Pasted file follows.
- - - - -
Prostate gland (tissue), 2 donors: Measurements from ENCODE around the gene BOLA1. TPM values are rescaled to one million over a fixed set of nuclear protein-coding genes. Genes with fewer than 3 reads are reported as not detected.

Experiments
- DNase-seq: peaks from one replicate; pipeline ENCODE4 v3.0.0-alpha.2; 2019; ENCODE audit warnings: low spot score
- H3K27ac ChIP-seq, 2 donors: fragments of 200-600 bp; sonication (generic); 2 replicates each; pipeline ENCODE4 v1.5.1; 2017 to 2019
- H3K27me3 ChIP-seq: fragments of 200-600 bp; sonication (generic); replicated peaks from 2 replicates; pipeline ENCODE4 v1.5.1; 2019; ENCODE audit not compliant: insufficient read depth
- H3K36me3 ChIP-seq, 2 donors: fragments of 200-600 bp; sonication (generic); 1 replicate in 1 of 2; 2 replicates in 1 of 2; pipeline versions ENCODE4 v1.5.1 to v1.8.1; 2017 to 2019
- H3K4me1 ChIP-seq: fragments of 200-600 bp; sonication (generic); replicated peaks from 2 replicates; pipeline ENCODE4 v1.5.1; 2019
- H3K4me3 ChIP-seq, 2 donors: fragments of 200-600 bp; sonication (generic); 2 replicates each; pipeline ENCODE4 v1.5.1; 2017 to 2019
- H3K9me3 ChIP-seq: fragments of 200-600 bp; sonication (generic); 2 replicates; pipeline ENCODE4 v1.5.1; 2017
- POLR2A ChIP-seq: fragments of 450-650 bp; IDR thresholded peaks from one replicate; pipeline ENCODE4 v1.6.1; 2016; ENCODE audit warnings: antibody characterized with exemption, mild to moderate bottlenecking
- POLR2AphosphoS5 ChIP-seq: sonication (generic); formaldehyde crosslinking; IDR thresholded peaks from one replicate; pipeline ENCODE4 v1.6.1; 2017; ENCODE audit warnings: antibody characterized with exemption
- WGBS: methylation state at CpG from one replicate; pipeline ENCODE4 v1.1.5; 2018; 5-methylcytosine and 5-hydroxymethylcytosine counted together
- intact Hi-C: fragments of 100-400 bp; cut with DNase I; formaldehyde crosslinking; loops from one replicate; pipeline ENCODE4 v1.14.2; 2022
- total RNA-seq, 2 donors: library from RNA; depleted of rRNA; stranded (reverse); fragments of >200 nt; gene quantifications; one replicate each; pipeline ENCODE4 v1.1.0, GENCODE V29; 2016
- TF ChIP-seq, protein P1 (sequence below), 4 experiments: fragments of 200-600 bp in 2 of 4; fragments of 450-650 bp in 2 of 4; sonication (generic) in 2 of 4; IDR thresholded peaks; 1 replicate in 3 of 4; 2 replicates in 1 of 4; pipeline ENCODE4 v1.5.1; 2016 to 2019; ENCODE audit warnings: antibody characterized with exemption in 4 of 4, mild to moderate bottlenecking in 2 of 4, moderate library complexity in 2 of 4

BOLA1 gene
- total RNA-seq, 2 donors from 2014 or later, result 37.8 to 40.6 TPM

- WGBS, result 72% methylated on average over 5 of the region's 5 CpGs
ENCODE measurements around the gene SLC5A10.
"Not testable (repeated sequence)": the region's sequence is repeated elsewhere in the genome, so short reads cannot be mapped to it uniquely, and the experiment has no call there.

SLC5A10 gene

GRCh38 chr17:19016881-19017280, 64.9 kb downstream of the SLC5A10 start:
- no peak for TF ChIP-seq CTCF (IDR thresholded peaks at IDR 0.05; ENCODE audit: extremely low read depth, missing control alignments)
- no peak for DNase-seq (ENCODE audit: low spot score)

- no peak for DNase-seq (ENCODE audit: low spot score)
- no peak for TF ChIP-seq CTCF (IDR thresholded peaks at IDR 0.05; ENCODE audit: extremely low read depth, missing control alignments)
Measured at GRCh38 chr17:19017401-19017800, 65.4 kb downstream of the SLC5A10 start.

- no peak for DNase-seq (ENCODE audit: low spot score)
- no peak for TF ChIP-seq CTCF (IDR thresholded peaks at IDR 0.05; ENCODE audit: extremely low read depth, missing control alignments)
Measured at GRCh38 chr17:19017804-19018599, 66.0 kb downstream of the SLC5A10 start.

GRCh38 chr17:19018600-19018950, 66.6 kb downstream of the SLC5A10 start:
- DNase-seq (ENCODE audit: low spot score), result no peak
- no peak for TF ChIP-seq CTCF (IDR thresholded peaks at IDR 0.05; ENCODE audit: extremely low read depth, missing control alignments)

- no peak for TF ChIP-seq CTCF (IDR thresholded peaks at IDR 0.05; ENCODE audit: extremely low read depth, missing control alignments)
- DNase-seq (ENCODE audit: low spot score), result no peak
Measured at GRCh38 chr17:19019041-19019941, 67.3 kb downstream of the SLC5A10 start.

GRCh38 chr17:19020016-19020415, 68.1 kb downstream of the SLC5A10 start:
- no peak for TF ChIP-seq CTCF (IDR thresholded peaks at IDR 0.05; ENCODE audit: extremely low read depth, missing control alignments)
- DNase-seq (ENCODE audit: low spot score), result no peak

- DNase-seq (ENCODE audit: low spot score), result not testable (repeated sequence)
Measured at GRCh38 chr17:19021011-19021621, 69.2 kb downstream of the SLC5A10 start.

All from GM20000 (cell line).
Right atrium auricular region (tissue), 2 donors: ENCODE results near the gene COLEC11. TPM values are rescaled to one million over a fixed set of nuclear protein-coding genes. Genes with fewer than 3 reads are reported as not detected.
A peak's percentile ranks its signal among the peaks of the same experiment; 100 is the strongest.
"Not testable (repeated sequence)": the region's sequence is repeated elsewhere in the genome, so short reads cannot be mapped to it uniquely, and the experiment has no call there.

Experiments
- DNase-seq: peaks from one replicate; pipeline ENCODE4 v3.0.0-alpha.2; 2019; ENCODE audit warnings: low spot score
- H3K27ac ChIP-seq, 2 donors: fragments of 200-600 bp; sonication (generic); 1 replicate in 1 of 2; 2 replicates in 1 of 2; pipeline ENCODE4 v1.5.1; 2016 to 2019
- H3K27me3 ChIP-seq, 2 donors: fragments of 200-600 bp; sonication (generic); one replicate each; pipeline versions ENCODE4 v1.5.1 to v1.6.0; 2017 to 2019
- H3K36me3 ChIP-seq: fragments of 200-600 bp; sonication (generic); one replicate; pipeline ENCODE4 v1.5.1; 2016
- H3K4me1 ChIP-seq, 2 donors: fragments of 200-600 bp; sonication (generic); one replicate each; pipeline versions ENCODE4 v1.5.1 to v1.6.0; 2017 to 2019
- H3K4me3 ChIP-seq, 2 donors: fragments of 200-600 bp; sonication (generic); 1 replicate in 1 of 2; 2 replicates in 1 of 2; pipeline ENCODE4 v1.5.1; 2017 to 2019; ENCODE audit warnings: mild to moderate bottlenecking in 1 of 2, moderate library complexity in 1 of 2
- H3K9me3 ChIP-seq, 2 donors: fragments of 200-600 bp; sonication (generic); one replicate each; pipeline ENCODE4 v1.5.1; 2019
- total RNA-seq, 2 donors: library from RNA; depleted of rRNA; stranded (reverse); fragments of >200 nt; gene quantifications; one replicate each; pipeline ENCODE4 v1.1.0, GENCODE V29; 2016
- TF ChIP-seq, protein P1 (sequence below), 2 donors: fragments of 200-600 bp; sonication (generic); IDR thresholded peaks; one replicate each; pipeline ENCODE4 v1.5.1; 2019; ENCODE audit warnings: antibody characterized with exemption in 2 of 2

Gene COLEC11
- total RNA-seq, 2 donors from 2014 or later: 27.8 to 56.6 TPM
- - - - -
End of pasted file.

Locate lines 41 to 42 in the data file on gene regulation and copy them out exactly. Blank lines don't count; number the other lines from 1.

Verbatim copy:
Measured at GRCh38 chr17:19021011-19021621, 69.2 kb downstream of the SLC5A10 start.

All from GM20000 (cell line).